Before I even did some sketches, I thought about using the Thesis theme as it has some great features. In the end I realised I’d spend so much effort getting it to work how I wanted that I would just end up killing all those great features.

From Joomla to WordPress

Before this redesign I had never touched WordPress and my only experience with a CMS was Joomla, which I found infuriating and painful to work with.

Still feeling the burns from my previous CMS, I decided that I would do what I know and build the template to completion before venturing towards WordPress. So I went ahead and with help from a good friend, Esben Thomson, was able to have a validated, cross-browser safe HTML template to put into WordPress.

Unfortunately, though, the latest 45 comments submitted to the old design didn’t make it over.With the help of a few plugins and a lot of MySQL headaches I was able to port all my content over and, most painfully, was able to get my comments to jump into WordPress too.

With the content now in WordPress, I had to tediously update all the title imagery.

This is the third version of Retinart, and with each version the title artwork has grown in size. When I went to the second version of Retinart, I didn’t update the old artwork and instead had this ugly mess;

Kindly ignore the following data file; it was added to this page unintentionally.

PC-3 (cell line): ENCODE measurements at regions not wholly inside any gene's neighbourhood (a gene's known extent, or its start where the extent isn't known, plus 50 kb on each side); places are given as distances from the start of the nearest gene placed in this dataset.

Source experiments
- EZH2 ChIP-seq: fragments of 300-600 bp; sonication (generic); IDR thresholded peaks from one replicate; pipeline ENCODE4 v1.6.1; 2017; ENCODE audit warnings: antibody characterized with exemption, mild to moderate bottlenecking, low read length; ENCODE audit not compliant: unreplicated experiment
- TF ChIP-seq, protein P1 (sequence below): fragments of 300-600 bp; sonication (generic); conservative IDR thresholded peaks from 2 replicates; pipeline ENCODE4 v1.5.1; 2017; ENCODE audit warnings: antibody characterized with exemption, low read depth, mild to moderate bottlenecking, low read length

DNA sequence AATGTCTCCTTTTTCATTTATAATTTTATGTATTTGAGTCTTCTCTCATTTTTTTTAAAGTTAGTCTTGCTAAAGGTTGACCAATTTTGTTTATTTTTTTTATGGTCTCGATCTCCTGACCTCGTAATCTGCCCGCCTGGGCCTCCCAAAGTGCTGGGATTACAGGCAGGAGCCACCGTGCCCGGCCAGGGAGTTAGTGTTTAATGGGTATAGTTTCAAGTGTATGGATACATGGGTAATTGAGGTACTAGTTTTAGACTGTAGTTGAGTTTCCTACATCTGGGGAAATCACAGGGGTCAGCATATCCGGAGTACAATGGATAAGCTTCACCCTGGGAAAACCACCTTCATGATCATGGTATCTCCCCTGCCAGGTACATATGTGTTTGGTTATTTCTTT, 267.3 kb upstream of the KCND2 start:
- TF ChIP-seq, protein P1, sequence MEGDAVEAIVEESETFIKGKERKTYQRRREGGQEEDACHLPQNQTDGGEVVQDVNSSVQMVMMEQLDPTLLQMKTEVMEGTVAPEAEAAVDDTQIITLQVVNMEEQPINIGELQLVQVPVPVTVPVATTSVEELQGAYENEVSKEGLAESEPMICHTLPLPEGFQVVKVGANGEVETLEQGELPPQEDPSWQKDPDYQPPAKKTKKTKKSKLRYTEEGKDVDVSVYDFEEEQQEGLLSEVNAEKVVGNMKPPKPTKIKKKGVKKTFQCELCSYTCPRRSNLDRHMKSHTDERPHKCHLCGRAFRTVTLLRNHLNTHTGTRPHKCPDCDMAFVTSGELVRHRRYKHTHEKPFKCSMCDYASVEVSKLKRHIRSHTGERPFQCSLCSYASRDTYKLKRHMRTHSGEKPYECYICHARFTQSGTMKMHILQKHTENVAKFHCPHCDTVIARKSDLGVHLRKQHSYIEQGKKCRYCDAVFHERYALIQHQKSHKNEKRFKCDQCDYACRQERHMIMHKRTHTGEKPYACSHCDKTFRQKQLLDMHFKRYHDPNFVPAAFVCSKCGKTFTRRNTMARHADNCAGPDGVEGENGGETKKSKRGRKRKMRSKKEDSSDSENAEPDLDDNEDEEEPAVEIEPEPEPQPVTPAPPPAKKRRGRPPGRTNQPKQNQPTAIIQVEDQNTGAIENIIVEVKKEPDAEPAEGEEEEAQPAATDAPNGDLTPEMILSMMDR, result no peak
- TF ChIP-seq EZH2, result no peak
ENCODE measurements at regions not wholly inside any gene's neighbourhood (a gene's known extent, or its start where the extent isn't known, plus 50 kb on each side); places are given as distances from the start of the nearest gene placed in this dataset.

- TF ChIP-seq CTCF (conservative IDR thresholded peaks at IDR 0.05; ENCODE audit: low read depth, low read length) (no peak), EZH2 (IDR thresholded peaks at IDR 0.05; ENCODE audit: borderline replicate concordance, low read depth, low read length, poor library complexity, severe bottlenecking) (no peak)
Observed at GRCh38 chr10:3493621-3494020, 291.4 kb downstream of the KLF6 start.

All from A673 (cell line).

An example of what happened after the last redesign. Click here to see how it looks now.

I wasn’t going to repeat this mistake and instead went through and updated every single title artwork I had previous done. Luckily a lot of the PSD files had extra content off the canvas edges, so the process took about a week and involved minimal tweaking.

Site Features

Obviously you can just wander around and see what I’ve done to the site, but there are a couple things I’m especially happy with that I wanted to show off.

Citations in the Margins

I love seeing margin notes in printed material, so this is something I had in mind while designing the site.

Images in the Margins

Again, I do love those margins! In this case you can see an image sitting to the side for those cases where an image should be included, but not too strongly in the content

Pull Quotes

References & Links, Article Navigation

Most articles will have a References & Links section at the bottom of the content.

Comments Form

I love to play with words for the simplest things, making them a little silly and a little fun — the comment form was a great opportunity to have such silly fun.

Footer (of the Footer)